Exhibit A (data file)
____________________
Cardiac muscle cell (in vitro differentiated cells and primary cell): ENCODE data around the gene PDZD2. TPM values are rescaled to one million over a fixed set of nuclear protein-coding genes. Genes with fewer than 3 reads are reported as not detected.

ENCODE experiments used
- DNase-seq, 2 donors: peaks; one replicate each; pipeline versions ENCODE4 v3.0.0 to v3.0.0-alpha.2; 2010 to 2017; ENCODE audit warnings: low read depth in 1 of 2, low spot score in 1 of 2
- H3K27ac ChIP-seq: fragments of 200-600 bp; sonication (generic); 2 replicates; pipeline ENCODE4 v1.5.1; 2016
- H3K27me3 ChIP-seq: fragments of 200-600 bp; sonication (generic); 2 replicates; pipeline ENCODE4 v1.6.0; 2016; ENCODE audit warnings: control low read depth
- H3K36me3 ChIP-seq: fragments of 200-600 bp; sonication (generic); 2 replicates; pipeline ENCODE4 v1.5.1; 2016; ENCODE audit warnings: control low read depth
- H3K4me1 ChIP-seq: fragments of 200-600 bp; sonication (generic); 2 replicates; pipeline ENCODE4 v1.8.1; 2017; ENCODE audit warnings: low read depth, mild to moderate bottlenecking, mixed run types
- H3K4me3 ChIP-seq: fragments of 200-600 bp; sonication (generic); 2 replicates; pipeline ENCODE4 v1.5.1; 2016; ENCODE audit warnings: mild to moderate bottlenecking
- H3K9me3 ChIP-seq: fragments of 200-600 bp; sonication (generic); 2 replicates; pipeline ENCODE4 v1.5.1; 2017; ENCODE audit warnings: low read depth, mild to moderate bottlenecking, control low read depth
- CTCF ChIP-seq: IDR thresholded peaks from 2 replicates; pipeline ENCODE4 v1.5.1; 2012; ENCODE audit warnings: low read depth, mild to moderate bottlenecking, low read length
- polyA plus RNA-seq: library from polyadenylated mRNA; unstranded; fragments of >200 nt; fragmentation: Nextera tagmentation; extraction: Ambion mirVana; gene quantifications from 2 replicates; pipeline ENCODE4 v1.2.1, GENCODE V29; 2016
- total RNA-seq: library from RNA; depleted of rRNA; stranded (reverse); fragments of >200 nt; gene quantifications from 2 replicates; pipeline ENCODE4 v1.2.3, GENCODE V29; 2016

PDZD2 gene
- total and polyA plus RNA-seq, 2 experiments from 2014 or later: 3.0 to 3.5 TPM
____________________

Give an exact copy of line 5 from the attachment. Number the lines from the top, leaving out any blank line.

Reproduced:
- H3K27me3 ChIP-seq: fragments of 200-600 bp; sonication (generic); 2 replicates; pipeline ENCODE4 v1.6.0; 2016; ENCODE audit warnings: control low read depth